Title: Vita di Benvenuto Cellini Orefice e Scultore...
Publisher: Par Pietro Martello , Colonia [ie. Naples]
Publication Date: 1792
Book Condition: Very Good
Signed: Signed by Author(s)
Edition: 1st Edition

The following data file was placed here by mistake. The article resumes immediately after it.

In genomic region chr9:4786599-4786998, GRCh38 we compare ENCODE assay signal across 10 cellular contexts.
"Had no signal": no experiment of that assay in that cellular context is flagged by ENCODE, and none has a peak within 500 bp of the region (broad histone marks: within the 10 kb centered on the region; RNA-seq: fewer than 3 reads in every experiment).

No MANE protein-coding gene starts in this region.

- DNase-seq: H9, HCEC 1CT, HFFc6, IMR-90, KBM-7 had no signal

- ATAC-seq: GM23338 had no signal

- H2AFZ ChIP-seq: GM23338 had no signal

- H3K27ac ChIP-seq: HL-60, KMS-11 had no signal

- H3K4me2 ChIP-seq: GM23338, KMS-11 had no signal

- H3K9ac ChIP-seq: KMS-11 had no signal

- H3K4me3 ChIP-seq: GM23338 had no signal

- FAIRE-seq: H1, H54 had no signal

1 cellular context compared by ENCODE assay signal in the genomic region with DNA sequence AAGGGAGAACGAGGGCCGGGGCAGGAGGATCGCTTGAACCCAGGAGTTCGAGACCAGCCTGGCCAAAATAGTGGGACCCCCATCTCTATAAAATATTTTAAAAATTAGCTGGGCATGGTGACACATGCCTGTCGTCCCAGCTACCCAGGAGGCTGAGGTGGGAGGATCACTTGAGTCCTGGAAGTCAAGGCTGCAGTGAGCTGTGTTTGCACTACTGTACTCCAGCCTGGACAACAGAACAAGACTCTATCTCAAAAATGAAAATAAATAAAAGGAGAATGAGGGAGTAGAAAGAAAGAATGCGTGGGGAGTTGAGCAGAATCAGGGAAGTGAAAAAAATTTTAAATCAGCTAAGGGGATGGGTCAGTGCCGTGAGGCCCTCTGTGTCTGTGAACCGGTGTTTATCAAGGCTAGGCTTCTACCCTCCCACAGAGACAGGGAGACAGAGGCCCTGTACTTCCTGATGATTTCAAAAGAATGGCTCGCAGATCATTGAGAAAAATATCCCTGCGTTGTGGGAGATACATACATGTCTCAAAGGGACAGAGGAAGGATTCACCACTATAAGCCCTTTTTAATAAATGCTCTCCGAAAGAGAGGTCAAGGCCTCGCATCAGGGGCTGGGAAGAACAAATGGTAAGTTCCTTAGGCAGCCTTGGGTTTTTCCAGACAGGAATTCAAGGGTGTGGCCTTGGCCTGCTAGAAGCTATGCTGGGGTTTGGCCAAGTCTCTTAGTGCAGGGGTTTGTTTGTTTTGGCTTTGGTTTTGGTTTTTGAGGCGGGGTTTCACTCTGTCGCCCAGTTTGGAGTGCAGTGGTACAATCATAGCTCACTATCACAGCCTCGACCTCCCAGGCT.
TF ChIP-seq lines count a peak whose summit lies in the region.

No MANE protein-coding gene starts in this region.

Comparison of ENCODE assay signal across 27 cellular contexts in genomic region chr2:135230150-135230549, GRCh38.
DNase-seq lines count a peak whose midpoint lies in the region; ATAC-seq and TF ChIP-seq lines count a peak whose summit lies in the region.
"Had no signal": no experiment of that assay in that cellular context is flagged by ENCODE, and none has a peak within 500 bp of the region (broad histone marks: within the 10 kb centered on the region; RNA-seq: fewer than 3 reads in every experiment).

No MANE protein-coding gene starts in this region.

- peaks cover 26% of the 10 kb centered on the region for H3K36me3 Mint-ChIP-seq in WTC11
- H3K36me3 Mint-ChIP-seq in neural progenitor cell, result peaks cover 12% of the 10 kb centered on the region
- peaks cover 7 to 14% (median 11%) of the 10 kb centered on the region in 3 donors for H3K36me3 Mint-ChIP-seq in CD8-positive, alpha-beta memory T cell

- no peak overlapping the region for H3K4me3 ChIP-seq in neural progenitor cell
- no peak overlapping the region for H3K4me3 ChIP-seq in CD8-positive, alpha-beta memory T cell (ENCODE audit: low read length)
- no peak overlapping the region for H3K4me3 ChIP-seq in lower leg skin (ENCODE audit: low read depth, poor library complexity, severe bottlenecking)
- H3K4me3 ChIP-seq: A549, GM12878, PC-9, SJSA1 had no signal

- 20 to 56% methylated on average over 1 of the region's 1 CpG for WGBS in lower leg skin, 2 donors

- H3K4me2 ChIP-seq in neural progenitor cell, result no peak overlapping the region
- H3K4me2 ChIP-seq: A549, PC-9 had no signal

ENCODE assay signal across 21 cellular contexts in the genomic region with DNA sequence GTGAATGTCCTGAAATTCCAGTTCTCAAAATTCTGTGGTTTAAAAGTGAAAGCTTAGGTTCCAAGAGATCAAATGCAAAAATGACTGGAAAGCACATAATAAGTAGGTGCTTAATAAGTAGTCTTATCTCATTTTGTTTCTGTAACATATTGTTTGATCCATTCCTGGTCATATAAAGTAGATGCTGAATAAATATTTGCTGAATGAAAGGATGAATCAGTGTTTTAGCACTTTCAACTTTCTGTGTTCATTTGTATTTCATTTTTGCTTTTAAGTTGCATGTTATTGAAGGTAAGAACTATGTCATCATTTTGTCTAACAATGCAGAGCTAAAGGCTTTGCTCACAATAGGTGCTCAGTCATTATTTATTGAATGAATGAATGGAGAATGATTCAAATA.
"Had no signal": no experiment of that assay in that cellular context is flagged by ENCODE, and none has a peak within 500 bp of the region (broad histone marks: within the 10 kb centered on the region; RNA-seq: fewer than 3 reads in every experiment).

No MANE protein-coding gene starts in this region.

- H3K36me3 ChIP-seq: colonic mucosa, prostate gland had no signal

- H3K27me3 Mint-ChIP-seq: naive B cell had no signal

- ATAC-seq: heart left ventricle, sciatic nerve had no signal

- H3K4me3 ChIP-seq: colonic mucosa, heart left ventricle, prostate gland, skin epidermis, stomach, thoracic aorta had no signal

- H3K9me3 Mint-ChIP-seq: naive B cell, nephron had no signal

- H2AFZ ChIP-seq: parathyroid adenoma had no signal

4to (250 x 185mm). [xvi], 318pp., , [8, index]. Signatures: * ; A-Z; Aa-Rr (Rr4 blank). Dedicated to Richard Boyle, 3rd Earl of Burlington, signed Seb. Artopolita (ie. Cocchi). Title page printed in red and black. Four woodcut initials, three historiated with Renaissance putti. Contemporary Italian vellum; (wide clean margins and very appealing). Genuine First Naples Edition of the famous autobiography of 16th-century Mannerist sculptor Benevenuto Cellini. The Vita di Benvenuto Cellini remains the fullest account of Celliniís remarkable career as Florentine sculptor foundational to the Mannerist art movement. It is presented through the filter of his own memory, as an autobiography, and the linguistic aspects are as audacious as many of the events of the sculptorís life. It has been considered and published as a classic, and commonly regarded as one of the most colorful autobiographies (certainly the most important autobiography from the Renaissance). The Vita was begun in 1558, when Cellini was 58 years old, or possibly in the previous year when Cellini was under house arrest. Working intermittently on the work for almost a decade, it seems Celliniís intention was to leave a record of his life for posterity and that his Vita should act both as an apologia and further demonstration of his qualities as a universal man. Cellini was notoriously contentious and a prominent pro-Medici. Among his known and frequent public altercations, he was officially accused or charged at least three times of the crime of sodomy with men, and on one occasion with a woman. Cellini also memorably escaped the Castel SantíAngelo after an apparently false charge of embezzlement; he was recaptured and only released at the aid of the Cardinal díEste of Ferrara. The Vita recounts some extraordinary events and phenomena in Celliniís life including his supernatural visions and ends abruptly in the year 1563- though he lived until 1571. The Vita remained unpublished during Cellini's lifetime, though contemporaries such as Giorgio Vasari, himself an important art-historical chronicler, knew of its existence. Benedetto Varchi, another in the Medici circle, may also have read it. The manuscript was believed lost, though imperfect 17th-century copies existed. These copies circulated to Filippo Baldinucci and Antonio Cocchi, who issued this Naples edition (Ďlegalí edition) in 1728. Counterfeit copies were printed by Bartolini to discount the original (Cicognara cites place of publication as Florence and date of publication as 1730). The Vita while hugely important is not uncommon in large art history collections. Bookseller Inventory # D7300
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